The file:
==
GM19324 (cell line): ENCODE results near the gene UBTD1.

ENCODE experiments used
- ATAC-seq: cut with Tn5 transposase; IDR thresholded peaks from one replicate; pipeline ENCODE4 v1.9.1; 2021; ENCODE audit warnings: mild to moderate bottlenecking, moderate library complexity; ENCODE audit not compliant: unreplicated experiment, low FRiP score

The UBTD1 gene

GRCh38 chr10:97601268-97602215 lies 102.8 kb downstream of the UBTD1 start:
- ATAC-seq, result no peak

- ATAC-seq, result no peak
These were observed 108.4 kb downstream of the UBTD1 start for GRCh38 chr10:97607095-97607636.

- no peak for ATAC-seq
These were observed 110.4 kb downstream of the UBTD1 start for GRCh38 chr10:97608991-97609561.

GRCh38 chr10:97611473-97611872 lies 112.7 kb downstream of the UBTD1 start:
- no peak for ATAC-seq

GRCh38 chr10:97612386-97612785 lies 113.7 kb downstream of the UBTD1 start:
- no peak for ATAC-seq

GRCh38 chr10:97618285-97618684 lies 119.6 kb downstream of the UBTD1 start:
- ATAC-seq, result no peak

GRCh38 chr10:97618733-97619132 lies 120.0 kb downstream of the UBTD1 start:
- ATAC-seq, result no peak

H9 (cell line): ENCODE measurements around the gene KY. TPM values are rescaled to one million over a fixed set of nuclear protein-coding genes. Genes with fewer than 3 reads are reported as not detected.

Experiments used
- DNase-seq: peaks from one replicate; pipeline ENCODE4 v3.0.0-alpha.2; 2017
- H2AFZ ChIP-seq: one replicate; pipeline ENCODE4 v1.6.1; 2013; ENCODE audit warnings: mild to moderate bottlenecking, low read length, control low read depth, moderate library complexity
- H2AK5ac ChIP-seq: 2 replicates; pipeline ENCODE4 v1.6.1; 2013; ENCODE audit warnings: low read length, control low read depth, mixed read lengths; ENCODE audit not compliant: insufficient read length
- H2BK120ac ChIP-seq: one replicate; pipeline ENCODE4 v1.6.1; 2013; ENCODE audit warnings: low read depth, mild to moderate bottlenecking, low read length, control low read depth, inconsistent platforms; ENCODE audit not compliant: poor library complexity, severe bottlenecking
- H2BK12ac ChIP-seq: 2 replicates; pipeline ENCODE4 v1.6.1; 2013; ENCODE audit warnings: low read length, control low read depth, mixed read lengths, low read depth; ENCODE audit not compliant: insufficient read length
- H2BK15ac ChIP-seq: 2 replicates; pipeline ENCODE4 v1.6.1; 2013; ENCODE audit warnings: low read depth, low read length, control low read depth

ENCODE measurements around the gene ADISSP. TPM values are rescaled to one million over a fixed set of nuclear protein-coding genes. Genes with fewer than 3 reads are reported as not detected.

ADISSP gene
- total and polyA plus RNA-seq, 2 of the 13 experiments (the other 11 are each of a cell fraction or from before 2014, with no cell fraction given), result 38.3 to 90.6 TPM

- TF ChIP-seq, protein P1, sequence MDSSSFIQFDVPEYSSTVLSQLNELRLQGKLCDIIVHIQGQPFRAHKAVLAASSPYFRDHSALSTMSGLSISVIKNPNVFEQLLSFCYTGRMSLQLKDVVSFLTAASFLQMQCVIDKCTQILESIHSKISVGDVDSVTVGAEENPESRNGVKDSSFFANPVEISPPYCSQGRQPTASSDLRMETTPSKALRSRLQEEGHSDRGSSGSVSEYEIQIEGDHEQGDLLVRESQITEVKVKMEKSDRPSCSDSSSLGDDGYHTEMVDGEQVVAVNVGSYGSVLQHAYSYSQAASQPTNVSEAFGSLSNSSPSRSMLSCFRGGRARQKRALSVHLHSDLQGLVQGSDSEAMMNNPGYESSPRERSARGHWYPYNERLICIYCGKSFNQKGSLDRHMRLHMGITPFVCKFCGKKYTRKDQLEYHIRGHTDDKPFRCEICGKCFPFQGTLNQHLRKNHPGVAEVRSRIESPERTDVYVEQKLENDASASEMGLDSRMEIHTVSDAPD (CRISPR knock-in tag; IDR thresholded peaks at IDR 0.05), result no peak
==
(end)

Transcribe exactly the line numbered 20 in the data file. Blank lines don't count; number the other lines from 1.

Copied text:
Experiments used